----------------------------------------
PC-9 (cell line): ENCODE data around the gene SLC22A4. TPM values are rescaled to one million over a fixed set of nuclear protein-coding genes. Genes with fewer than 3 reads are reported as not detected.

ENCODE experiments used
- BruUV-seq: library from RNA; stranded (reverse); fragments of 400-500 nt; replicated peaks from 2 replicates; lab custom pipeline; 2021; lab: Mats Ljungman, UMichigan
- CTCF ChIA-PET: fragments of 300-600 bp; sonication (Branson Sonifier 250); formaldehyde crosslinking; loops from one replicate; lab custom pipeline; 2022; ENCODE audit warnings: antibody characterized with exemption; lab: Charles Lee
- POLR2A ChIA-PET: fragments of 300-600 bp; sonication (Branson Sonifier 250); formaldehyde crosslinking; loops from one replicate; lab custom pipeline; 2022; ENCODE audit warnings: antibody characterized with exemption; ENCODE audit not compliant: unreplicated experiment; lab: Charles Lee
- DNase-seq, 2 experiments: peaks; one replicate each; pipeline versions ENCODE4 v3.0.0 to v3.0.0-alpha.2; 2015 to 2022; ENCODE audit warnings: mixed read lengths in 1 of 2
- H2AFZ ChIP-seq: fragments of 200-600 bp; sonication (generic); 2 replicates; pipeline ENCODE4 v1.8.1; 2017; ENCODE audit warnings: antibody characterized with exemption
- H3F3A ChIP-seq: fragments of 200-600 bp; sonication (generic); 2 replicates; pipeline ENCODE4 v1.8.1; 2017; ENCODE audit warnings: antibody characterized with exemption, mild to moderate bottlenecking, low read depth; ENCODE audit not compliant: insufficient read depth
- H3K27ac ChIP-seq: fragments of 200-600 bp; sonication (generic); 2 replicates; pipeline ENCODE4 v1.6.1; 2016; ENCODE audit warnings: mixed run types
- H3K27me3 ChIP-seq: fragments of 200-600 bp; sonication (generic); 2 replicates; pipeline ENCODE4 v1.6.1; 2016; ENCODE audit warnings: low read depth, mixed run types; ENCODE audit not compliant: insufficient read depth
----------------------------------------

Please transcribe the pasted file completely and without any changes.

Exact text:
PC-9 (cell line): ENCODE data around the gene SLC22A4. TPM values are rescaled to one million over a fixed set of nuclear protein-coding genes. Genes with fewer than 3 reads are reported as not detected.

ENCODE experiments used
- BruUV-seq: library from RNA; stranded (reverse); fragments of 400-500 nt; replicated peaks from 2 replicates; lab custom pipeline; 2021; lab: Mats Ljungman, UMichigan
- CTCF ChIA-PET: fragments of 300-600 bp; sonication (Branson Sonifier 250); formaldehyde crosslinking; loops from one replicate; lab custom pipeline; 2022; ENCODE audit warnings: antibody characterized with exemption; lab: Charles Lee
- POLR2A ChIA-PET: fragments of 300-600 bp; sonication (Branson Sonifier 250); formaldehyde crosslinking; loops from one replicate; lab custom pipeline; 2022; ENCODE audit warnings: antibody characterized with exemption; ENCODE audit not compliant: unreplicated experiment; lab: Charles Lee
- DNase-seq, 2 experiments: peaks; one replicate each; pipeline versions ENCODE4 v3.0.0 to v3.0.0-alpha.2; 2015 to 2022; ENCODE audit warnings: mixed read lengths in 1 of 2
- H2AFZ ChIP-seq: fragments of 200-600 bp; sonication (generic); 2 replicates; pipeline ENCODE4 v1.8.1; 2017; ENCODE audit warnings: antibody characterized with exemption
- H3F3A ChIP-seq: fragments of 200-600 bp; sonication (generic); 2 replicates; pipeline ENCODE4 v1.8.1; 2017; ENCODE audit warnings: antibody characterized with exemption, mild to moderate bottlenecking, low read depth; ENCODE audit not compliant: insufficient read depth
- H3K27ac ChIP-seq: fragments of 200-600 bp; sonication (generic); 2 replicates; pipeline ENCODE4 v1.6.1; 2016; ENCODE audit warnings: mixed run types
- H3K27me3 ChIP-seq: fragments of 200-600 bp; sonication (generic); 2 replicates; pipeline ENCODE4 v1.6.1; 2016; ENCODE audit warnings: low read depth, mixed run types; ENCODE audit not compliant: insufficient read depth